[1] http://en.wikipedia.org...
[2] http://www.hawking.org.uk...
[3] Adams, D. (2002). The salmon of doubt: hitchhiking the galaxy one last time. Crown. Quoation available at http://www.goodreads.com...
[4] http://en.wikipedia.org...
KeytarHero

Con

Pro certainly has not refuted the TAG, and he has certainly not shown that it should never be used again. The argument is certainly not dishonest. It is a perfectly logically valid and sound argument.

The majority of Pro’s argument seems based on verbal abuse than on actual reasoning, which is unfortunate consider he alleges that he is interested in philosophy. The ethical way to do philosophy is to give your opponent the benefit of the doubt and treat them with respect. His contention that Dr. Craig is a “consummate idiot and huckster” is unfounded, considering he has a Ph.D. and two M.A.’s. You may not appreciate his arguments, but he is certainly not an idiot. Besides, Pro has given no indication that he even understands the subject matter at question (and didn’t source anything in his opening argument).

Let’s talk sources for a minute. I am using actual scholars to support my arguments (Dr. Craig, Dr. Geisler, and Dr. Jastrow). Pro used two sources from Wikipedia (which anyone can edit), Douglas Adams (who is a writer, not a scholar by any means, and certainly not the intellectual superior of the scholars I quoted from), and one webpage from Dr. Hawking, a brilliant physicist but a lousy philosopher. I do apologize that my links didn’t work. All you have to do is click the links, then type either “Theistic Critiques of Atheism” or “The Teleological Argument and the Anthropic Principle” into the search bar and those two articles, which I used as my sources, will be the first article that pops up (after the respective search).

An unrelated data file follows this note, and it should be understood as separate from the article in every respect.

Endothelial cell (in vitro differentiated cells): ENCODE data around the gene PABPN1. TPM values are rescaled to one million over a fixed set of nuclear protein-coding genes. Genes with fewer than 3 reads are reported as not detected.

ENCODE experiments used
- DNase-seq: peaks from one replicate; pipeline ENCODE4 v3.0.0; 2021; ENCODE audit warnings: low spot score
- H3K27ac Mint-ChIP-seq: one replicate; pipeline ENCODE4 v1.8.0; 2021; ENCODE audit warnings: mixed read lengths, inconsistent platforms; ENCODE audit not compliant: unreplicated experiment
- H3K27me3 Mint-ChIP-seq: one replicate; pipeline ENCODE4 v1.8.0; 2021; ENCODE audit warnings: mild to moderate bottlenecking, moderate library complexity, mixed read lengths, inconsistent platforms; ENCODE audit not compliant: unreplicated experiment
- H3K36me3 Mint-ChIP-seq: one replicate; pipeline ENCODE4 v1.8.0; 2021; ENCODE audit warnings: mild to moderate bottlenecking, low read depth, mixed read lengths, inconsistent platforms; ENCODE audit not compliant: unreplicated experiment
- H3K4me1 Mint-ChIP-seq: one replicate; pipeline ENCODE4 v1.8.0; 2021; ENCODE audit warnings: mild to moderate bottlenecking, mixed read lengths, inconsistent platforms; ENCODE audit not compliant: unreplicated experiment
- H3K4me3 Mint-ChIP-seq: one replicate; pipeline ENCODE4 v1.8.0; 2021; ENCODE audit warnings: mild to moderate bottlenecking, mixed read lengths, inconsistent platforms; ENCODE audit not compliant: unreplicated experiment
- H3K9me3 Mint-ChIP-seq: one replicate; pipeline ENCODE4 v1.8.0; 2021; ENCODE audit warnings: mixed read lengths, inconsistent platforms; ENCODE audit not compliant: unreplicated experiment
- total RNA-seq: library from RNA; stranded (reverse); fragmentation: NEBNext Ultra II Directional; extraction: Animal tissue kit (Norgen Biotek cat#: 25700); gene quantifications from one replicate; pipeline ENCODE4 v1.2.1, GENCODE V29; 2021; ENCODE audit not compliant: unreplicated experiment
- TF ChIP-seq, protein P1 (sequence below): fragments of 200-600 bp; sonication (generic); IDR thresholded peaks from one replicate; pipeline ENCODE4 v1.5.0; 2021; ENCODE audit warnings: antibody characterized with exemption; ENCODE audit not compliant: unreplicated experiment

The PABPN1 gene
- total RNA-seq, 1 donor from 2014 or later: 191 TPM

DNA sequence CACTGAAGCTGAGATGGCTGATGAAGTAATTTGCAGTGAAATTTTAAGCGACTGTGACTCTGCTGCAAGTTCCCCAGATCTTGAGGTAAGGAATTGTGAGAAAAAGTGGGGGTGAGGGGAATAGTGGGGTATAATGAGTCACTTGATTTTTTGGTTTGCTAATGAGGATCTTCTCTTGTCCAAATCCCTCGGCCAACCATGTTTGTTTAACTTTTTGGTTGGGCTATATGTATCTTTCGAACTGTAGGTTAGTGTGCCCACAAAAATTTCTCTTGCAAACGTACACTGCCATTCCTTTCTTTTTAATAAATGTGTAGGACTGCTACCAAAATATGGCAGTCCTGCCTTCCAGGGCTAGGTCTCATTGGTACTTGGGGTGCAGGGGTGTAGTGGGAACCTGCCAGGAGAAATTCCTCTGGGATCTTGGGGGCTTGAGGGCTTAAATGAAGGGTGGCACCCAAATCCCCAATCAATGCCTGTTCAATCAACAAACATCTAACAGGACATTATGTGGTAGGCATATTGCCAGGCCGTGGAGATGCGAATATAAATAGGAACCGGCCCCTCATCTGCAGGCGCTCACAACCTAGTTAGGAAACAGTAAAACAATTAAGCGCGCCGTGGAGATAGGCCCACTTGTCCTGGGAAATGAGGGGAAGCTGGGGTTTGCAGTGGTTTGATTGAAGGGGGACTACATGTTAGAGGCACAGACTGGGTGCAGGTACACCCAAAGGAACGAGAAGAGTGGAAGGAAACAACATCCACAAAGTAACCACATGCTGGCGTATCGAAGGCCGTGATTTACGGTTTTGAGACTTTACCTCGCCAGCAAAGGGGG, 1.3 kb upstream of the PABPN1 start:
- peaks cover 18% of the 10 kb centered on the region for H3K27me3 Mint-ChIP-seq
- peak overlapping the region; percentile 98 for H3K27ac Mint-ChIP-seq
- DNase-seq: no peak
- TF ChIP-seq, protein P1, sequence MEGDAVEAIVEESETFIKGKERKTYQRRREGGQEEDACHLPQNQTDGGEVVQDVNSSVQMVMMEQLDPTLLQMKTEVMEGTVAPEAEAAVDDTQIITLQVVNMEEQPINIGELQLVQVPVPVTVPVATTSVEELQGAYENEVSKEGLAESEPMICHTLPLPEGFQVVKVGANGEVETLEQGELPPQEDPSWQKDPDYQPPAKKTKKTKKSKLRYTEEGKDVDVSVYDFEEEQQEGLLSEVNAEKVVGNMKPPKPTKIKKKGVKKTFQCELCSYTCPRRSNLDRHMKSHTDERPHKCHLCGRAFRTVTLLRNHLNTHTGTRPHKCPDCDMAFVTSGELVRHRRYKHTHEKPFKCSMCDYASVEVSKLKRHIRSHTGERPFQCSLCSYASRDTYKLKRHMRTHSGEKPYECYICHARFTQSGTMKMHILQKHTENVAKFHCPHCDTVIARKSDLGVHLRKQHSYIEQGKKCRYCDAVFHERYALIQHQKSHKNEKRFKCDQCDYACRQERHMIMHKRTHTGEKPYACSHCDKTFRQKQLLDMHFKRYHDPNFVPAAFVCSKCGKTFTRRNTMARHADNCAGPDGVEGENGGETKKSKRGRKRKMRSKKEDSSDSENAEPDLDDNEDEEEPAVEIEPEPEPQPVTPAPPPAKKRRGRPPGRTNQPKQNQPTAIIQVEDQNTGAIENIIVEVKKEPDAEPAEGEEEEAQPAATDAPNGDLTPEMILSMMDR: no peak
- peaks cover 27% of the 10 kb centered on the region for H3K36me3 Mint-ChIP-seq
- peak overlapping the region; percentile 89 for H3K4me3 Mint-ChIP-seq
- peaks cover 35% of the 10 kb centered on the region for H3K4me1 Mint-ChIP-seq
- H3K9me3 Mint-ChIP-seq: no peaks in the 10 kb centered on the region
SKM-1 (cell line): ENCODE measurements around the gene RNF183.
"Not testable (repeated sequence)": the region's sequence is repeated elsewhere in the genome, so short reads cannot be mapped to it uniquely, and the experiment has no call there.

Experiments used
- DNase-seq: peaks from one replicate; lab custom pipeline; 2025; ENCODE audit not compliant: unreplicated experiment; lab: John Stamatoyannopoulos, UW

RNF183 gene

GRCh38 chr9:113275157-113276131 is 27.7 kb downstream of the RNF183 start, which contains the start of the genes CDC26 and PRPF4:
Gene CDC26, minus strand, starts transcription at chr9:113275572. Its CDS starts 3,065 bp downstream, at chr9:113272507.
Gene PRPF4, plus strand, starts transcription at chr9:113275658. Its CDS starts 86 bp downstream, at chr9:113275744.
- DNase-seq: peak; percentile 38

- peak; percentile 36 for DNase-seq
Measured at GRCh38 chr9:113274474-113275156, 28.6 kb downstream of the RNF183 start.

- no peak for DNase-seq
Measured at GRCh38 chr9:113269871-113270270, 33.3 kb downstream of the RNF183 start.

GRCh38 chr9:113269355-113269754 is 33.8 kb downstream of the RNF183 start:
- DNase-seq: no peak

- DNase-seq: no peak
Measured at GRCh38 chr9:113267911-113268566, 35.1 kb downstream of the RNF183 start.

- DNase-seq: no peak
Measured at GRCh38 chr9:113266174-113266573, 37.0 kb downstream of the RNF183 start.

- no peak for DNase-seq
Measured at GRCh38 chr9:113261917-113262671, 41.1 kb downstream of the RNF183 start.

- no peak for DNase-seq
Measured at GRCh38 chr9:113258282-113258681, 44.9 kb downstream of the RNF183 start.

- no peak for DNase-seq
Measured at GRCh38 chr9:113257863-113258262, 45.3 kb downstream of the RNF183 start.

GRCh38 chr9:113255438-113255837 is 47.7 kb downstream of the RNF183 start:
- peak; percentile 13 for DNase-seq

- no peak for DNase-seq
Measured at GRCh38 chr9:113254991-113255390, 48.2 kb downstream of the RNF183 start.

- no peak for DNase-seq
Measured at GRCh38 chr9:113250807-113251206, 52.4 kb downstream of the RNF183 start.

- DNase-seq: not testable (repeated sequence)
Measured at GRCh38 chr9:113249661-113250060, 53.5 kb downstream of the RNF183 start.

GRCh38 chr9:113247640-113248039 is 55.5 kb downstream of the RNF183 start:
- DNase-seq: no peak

I’m also not sure Pro read my argument very carefully. Craig didn’t quote from Huxley, Geisler did.

Pro’s case, apart from abuse, is built on red herrings and imagined fallacies. I’ll rebut his opening argument, then his second one.

His statement, “as there can never be external context to the universe, however, it seems to be an open and shut case against the TAG,” is a classic case of begging the question in favor of naturalism. The TAG is proposed specifically to decide if there is a Designer. If God exists, then he exists externally to the universe.

Arguments like the TAG are designed specifically to avoid infinite regress. Without God, you are left with an infinite regress of causes. But Theism posits that there is a Being who exists necessarily, a “first cause,” if you will, so as to avoid the problem of infinite regress which Atheism can’t avoid.

1. Complexity does not imply a designer, and agency does not imply complexity.

If complexity does not imply a designer, then why is SETI set up to look for intelligent life? If they found a complex structure on another planet, do you honestly think SETI won’t consider that evidence for intelligent life?

As Dr. Craig informs us, the cutting edge of Christian apologists today do not argue from design, but from the fine-tuning of the universe. I set out the argument I will be defending right from the start. Unfortunately, most of Pro’s opening argument is nothing more than a red herring. I am not arguing from design but from fine-tuning. Incidentally, parts a-d can be rejected as irrelevant to a critique of the argument.

As for part e, Pro’s assertion that there is a lot of “wiggle room” in the constants of the universe that would allow for life is simply false. I have supported my arguments with a scholarly article (which you could search and find quite easily on the website). Pro accuses me of making an “argument from ignorance,” but that’s exactly what he does by positing that it is “plausible that some other form of self-replicating adapters might exist in many other universes.” He has not supported a contention that there are other universes, and using “it’s possible” is not an argument against the fine-tuning in this universe.